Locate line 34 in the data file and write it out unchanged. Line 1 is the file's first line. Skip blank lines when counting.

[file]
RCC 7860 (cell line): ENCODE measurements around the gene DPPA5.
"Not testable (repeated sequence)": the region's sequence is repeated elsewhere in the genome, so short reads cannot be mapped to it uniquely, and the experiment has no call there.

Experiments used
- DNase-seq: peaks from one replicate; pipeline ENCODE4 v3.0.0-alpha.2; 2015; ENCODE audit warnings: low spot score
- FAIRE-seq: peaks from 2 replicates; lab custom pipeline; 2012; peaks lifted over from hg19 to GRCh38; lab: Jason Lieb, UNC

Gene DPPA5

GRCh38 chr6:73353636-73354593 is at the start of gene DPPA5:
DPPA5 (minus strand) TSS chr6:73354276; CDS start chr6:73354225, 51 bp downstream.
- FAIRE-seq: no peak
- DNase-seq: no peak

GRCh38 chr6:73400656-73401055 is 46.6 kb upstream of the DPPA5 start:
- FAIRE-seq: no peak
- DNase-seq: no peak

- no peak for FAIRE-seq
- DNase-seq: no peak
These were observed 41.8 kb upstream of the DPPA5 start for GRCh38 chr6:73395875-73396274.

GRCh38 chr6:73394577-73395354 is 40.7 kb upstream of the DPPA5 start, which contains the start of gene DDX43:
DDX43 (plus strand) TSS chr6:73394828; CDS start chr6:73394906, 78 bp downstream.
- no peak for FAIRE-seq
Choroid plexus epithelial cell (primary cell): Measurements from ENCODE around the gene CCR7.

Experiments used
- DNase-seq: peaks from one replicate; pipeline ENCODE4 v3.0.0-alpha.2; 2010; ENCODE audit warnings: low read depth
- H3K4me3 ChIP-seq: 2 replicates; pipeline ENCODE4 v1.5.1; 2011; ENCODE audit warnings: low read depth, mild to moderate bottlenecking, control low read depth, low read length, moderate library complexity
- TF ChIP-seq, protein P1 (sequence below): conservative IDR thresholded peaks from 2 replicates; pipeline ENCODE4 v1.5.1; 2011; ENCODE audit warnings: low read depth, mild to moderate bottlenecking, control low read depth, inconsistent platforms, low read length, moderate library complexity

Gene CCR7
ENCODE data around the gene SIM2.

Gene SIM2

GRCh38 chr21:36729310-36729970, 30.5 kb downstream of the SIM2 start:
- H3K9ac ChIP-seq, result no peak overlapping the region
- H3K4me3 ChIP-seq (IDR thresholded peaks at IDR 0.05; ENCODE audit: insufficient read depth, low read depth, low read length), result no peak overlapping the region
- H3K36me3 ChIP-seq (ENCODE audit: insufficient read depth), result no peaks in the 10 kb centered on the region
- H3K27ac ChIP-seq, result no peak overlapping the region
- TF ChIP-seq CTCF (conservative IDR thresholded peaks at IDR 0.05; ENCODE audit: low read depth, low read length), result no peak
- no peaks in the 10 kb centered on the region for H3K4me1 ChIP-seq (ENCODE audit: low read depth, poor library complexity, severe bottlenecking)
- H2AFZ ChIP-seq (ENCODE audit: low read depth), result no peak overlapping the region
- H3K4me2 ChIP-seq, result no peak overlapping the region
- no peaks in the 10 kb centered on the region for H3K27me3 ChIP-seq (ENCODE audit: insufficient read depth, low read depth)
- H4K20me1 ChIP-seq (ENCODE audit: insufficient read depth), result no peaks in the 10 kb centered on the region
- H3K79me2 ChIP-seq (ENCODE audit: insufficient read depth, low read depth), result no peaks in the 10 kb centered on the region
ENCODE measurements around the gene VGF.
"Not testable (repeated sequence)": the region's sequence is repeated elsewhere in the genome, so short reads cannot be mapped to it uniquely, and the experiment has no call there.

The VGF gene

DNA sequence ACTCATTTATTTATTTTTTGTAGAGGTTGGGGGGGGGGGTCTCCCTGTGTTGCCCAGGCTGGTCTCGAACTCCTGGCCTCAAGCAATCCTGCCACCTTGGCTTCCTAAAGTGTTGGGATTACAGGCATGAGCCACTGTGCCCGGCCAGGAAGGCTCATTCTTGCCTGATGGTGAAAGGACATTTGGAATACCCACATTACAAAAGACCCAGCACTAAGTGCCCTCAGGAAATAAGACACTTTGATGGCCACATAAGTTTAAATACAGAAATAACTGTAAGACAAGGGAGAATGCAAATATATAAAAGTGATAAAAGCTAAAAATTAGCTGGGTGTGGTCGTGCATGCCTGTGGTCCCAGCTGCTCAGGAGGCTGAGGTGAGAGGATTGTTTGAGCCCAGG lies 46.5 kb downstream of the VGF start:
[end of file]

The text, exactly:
- no peaks in the 10 kb centered on the region for H3K4me1 ChIP-seq (ENCODE audit: low read depth, poor library complexity, severe bottlenecking)